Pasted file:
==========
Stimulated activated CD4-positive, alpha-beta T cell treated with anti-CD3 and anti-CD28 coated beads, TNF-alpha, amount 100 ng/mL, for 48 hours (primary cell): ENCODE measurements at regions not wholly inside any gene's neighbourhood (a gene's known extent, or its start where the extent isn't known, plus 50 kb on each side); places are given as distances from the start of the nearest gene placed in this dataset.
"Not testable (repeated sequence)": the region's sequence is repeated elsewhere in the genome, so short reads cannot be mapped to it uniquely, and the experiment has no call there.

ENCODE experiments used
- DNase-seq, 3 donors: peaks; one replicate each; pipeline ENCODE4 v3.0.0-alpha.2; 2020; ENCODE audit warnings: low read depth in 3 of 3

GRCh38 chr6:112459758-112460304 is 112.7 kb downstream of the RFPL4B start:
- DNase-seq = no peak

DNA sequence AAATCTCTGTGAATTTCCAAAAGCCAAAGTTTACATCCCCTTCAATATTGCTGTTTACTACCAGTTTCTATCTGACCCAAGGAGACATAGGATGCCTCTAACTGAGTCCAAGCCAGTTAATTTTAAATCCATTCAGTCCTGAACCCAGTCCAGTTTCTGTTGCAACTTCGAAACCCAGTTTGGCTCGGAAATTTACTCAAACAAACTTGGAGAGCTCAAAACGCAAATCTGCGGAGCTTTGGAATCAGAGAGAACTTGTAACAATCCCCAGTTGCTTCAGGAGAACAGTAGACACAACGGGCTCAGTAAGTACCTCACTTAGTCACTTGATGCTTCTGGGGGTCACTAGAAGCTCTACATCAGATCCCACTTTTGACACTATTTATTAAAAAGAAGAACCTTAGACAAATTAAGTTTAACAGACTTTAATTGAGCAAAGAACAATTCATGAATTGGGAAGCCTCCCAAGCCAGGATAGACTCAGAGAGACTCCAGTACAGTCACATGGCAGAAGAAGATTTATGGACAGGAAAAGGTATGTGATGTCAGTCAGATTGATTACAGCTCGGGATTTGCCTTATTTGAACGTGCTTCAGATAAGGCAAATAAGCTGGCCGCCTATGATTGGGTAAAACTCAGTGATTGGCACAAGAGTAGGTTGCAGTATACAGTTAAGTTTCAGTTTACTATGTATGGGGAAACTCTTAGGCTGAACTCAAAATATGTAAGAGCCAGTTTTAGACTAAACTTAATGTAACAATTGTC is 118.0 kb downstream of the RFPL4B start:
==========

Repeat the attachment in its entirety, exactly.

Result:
Stimulated activated CD4-positive, alpha-beta T cell treated with anti-CD3 and anti-CD28 coated beads, TNF-alpha, amount 100 ng/mL, for 48 hours (primary cell): ENCODE measurements at regions not wholly inside any gene's neighbourhood (a gene's known extent, or its start where the extent isn't known, plus 50 kb on each side); places are given as distances from the start of the nearest gene placed in this dataset.
"Not testable (repeated sequence)": the region's sequence is repeated elsewhere in the genome, so short reads cannot be mapped to it uniquely, and the experiment has no call there.

ENCODE experiments used
- DNase-seq, 3 donors: peaks; one replicate each; pipeline ENCODE4 v3.0.0-alpha.2; 2020; ENCODE audit warnings: low read depth in 3 of 3

GRCh38 chr6:112459758-112460304 is 112.7 kb downstream of the RFPL4B start:
- DNase-seq = no peak

DNA sequence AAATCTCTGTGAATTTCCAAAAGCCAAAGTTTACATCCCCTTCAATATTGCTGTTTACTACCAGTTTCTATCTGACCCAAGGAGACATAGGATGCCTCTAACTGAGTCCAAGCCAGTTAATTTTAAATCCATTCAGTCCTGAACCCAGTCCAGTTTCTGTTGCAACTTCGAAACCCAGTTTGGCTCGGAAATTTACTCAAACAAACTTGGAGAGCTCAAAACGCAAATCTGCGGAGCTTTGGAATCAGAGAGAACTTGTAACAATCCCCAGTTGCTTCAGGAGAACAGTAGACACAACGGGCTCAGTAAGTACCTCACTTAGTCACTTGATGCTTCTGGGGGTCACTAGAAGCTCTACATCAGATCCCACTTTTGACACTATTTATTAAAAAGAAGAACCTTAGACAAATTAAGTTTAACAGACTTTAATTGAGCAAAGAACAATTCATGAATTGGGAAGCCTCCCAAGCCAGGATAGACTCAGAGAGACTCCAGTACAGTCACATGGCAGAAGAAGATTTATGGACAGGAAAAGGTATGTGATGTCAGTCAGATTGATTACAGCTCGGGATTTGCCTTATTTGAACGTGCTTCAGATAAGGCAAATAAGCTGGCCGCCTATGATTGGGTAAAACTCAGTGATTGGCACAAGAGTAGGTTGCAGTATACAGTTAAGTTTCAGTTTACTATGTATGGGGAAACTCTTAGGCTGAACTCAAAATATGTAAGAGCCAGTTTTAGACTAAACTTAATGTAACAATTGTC is 118.0 kb downstream of the RFPL4B start: